A member commits to charging at least 10% of the worth of a product to be exchanged in
Tumín, eectively lowering the price of goods at no cost to the seller since the initial 50 Tumín
were provided for free.!
A Tumín is worth one Mexican peso and can be exchanged for that amount.!
The desired function is to establish a preference for buying goods from other community
members since Tumín only circulate within the community.!
The Tumín has been described by journalists as reinvigorating the economy of the municipality,
but has also been criticised by the Mexican National Bank for being an attempt to substitute the
Mexican national currency, the peso. !
The Mexican National Bank sued the developers of Tumín for acting against its monopoly on
printing money, the lawsuit is still ongoing. The creators state that the accusations are invalid as
Tumín does not replace money, but is rather an instrument for barter. !
One 2013 study argued that the currency was ineective in reaching the goal of improvement of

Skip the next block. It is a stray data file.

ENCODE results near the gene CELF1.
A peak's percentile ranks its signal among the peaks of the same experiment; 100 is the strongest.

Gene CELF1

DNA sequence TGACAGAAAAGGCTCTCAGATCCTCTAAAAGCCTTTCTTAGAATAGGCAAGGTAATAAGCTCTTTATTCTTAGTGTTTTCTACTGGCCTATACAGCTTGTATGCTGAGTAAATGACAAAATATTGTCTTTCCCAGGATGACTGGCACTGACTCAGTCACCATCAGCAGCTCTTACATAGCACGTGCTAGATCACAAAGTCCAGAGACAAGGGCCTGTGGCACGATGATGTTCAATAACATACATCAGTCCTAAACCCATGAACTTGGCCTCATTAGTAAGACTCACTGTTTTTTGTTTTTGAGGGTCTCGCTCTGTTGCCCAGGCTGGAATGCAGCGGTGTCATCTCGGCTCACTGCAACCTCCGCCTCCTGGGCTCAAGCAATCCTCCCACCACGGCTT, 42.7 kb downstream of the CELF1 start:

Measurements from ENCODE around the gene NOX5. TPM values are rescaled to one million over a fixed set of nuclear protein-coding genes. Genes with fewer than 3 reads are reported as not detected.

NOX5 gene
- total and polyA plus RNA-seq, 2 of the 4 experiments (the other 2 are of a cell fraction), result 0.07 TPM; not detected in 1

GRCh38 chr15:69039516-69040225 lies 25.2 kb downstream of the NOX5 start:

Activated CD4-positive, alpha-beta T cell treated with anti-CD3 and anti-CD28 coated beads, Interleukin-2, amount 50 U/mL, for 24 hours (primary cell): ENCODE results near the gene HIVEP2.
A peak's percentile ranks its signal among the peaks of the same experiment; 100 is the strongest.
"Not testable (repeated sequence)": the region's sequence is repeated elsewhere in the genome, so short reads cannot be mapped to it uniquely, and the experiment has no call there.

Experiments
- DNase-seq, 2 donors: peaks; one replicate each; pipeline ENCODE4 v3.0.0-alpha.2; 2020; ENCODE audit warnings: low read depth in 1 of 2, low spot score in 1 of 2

the community's economy, but that it has been successful in promoting mutuality and solidarity
within the community. &
The system however does not work if participants raise prices, or if some members accumulate
Tumín since that implies that a member does not buy products from others, or if all Tumín are spent
without providing goods for others to consume. Tumín is a non-electronic, peer-to-peer cash system
with a consensus or "psychological peg" to the national currency which provides it a relatively stable
value.
Similar to some fiat-pegged cryptocurrencies, the value of the Tumín is based on a fiat and is subject
to inflationary game theory flaws besides being exposed to speculation and loss of confidence.
15
Standard Bank Deposits
A deposit is the placement of funds (or money) in an account (savings or checking) with a bank or
other financial institution. The account holder has the right to withdraw deposited funds, as set forth
in the terms and conditions governing the account agreement. Major types of bank deposits are:
current accounts, savings accounts, recurring deposits and fixed deposits. Under the standard bank
deposit system:
Banks can aect the money supply through demand deposits or loans that the bank funds
through cash deposits it receives, and through using interest rates to create their own profit. In
this way banks are creating money to increase the money supply in the economy.!
Demand deposits at commercial banks are part of the M1 money supply. Time deposits below
$100,000 are included in the M2 money supply, and time deposits above $100,000 are included